curl --request PATCH https://{subdomain} \--header "Content-Type: application/json" \-u {username}:{password} \-d '{    "custom_object_field": {        "title": "Status",        "key": "approval_status",        "type": "dropdown",        "custom_field_options": [            {                "name": "approved",                "value": "Approved"            },            {                "name": "denied",                "value": "Not_approved"            },            {                "name": "pending",                "value": "Pending"            }        ]    }}'

You should see a response similar to when you created the checkbox field. However, the response will also include id's for each dropdown option you defined.

Continue adding and updating fields for ou custom objects until you've created the object schema your admins requested.

Step 4: Connecting your object with lookup relationship fields

Now it's time to complete your data model connecting your custom objects to other objects in your account. Use lookup relationship fields to define how the custom object relates to standard Zendesk objects (users, organizations, and tickets) and other custom objects. A lookup relationship can be described as source object -> related object. The source object is the Zendesk object that contains the lookup relationship field (among other fields). The related object is the object specified by the lookup relationship field.

Adding related objects doesn't automatically create an association between two specific records. Instead, it describes the relationship and enables agents to associate records this way.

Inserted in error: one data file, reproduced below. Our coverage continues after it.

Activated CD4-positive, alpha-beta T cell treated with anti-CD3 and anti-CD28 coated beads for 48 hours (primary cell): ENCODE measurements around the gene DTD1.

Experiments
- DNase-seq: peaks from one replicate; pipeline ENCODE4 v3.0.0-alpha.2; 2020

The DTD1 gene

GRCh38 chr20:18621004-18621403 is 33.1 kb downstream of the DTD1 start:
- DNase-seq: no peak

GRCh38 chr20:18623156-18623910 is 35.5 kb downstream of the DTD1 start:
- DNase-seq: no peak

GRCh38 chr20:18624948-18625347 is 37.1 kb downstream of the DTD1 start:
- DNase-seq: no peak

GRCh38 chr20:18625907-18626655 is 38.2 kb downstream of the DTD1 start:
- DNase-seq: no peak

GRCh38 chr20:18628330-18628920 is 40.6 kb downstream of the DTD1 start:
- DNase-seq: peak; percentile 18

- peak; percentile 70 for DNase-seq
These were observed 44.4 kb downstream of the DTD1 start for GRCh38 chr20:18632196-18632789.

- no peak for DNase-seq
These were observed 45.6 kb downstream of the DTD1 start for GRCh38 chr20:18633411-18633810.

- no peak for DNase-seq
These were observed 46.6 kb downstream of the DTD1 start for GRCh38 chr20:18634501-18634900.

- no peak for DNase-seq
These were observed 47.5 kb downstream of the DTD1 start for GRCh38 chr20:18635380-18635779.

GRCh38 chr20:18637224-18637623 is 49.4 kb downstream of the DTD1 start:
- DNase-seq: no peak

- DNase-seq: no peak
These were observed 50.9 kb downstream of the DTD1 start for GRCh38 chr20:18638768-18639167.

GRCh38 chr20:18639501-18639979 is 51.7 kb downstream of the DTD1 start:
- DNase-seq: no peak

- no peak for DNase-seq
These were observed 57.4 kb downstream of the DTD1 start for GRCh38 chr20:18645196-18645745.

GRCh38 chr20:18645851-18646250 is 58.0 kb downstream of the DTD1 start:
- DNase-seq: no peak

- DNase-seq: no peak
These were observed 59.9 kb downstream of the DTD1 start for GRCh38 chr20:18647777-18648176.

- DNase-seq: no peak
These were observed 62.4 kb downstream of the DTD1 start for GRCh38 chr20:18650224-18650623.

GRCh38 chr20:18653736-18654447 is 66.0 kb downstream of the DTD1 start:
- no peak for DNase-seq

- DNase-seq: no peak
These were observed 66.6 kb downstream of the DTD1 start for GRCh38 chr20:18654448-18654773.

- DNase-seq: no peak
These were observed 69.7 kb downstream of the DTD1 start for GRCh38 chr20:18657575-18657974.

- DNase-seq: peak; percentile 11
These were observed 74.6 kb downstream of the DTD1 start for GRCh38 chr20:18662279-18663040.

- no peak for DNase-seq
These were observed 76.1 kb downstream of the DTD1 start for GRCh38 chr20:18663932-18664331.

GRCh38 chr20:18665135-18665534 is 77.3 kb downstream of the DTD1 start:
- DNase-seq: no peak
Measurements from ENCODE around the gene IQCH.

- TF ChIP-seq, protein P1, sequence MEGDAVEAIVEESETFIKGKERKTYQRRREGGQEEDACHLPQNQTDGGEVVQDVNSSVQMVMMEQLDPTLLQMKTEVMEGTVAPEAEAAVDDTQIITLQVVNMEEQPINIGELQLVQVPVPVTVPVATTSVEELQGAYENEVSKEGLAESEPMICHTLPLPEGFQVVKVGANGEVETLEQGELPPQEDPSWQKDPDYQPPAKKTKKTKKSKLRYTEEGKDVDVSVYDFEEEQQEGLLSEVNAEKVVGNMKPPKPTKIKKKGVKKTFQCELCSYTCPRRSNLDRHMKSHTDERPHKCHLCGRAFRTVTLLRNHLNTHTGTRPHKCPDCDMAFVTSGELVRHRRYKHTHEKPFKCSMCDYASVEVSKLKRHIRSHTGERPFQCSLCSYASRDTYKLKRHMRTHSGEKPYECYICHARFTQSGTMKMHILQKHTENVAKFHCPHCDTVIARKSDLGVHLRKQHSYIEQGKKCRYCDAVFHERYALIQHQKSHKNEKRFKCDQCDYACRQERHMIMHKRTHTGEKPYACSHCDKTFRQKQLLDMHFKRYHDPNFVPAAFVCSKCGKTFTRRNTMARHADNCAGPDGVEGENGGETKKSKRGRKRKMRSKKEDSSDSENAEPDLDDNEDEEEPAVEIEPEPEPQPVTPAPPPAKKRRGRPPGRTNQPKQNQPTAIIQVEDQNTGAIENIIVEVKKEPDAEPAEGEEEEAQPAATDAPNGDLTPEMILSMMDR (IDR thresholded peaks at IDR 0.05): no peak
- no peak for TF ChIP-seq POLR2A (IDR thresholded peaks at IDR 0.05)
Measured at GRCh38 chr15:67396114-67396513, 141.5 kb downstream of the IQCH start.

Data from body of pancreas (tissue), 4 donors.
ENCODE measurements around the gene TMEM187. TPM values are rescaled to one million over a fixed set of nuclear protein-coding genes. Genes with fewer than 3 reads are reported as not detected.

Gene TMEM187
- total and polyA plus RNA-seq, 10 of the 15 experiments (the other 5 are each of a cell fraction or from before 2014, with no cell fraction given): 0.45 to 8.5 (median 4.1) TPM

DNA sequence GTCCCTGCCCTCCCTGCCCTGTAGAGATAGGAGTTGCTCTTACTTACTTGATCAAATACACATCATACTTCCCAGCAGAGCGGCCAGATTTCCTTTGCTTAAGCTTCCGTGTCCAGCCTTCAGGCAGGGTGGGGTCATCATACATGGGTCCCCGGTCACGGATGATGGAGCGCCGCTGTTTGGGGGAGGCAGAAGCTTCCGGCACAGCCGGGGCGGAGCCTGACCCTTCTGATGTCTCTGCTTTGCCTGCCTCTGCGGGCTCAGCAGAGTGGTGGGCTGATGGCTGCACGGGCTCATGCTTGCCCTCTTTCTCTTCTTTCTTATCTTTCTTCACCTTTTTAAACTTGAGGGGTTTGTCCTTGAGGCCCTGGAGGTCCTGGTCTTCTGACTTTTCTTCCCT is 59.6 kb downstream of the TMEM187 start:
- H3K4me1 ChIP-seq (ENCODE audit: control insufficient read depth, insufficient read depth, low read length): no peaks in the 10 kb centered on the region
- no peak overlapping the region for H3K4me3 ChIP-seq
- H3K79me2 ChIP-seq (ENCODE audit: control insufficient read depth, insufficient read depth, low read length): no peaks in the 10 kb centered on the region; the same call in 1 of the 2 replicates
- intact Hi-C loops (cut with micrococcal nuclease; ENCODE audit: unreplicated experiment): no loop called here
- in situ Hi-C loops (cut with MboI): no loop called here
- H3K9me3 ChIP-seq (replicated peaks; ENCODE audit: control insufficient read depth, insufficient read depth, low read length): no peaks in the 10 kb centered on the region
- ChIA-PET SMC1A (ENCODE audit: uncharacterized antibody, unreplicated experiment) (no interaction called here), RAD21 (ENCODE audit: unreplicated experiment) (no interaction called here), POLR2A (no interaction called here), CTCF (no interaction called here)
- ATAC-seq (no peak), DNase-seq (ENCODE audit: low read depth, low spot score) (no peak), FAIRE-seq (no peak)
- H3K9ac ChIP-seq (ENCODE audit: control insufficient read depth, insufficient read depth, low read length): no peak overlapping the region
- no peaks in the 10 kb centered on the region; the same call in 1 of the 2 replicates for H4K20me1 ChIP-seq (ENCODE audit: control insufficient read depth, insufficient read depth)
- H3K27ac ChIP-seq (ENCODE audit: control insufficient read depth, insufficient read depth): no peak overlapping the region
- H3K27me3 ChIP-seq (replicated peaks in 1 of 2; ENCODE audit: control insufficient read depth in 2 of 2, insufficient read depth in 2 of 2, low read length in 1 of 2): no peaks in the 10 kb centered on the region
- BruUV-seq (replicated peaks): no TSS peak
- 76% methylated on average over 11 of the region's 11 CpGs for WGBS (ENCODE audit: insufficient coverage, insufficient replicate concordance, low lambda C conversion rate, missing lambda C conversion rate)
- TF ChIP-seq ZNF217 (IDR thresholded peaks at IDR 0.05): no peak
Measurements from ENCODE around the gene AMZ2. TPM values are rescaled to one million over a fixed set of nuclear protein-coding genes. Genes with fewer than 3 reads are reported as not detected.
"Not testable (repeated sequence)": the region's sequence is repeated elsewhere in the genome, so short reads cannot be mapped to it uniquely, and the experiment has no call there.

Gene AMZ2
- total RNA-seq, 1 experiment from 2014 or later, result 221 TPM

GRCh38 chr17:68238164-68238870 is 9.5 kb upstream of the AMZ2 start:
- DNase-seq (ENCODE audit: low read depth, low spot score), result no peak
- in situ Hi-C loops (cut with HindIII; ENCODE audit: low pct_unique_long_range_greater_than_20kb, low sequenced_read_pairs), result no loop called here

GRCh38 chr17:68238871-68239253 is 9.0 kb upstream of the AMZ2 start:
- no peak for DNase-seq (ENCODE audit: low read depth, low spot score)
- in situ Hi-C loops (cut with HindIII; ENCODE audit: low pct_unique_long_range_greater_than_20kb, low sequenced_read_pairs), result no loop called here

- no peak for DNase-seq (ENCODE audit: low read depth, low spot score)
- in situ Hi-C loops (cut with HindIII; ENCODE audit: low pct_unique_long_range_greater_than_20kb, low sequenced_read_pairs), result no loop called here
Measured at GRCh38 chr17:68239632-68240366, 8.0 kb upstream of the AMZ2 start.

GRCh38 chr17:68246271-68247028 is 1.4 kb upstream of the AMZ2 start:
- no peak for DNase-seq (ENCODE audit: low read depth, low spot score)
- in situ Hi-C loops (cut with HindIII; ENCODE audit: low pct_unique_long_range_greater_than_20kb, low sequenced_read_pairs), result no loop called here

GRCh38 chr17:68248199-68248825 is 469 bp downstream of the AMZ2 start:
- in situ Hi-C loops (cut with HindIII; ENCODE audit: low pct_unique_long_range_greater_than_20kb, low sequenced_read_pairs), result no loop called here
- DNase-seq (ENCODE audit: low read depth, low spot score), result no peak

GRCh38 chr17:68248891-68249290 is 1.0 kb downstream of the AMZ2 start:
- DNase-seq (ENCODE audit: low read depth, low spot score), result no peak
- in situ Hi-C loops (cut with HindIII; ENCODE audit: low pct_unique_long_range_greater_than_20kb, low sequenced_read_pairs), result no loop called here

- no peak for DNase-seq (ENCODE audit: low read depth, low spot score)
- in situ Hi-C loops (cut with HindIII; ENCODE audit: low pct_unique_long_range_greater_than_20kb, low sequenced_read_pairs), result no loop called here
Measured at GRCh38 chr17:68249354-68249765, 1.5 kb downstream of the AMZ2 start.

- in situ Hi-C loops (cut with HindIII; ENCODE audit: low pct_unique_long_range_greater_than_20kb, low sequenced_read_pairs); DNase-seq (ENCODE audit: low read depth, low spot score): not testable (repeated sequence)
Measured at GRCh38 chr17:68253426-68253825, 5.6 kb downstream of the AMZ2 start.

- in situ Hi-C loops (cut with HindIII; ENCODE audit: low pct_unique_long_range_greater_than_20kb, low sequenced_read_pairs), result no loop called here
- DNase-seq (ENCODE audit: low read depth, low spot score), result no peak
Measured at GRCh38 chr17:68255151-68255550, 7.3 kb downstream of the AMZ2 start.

If you want the custom object to contain the relationship, add it as a custom field on your object. Alternatively, if you'd prefer a different object, such as tickets, to include a field related to your custom object, add the lookup field to that object instead.

In this example, your admins requested lookup fields defined on the license object as well as new ticket lookup fields that point to the custom objects. The endpoints used to create these lookup relationship fields will vary by the type of object you're adding the field to, but the request body will be very similar in all cases. Regardless of the object you're adding the custom object to, you'll need to specify a type, title, and relationship_target_type, which identifies the target object. For lookup fields that point to a custom object, use zen:custom_object:CUSTOM_OBJECT_KEY to specify the object; to point to standard objects, use zen: user, zen:organization, or zen:ticket. Optionally, you can also include any relationship_filter you want to apply to the lookup field; filters on lookup fields restrict which records can be selected when setting a value in the lookup field.

Add a lookup relationship field to a custom object

Like all other custom object fields, lookup fields on custom objects require a key. Otherwise, the body request should look like the request to create a lookup field on any other object type.

Going back to our example, one of the admin's requests was a lookup field on the License object that points to the Software object. The request to create this lookup field might look like this:

curl --request POST https://{subdomain} \--header "Content-Type: application/json" \-u {username}:{password} \--data-raw '{  "custom_object_field": {     "key": "software",    "title": "Software",    "type": "lookup",    "relationship_target_type": "zen:custom_object:software"     }}'

In response you'll see details about the lookup relationship field similar to this:

// Status 201 Created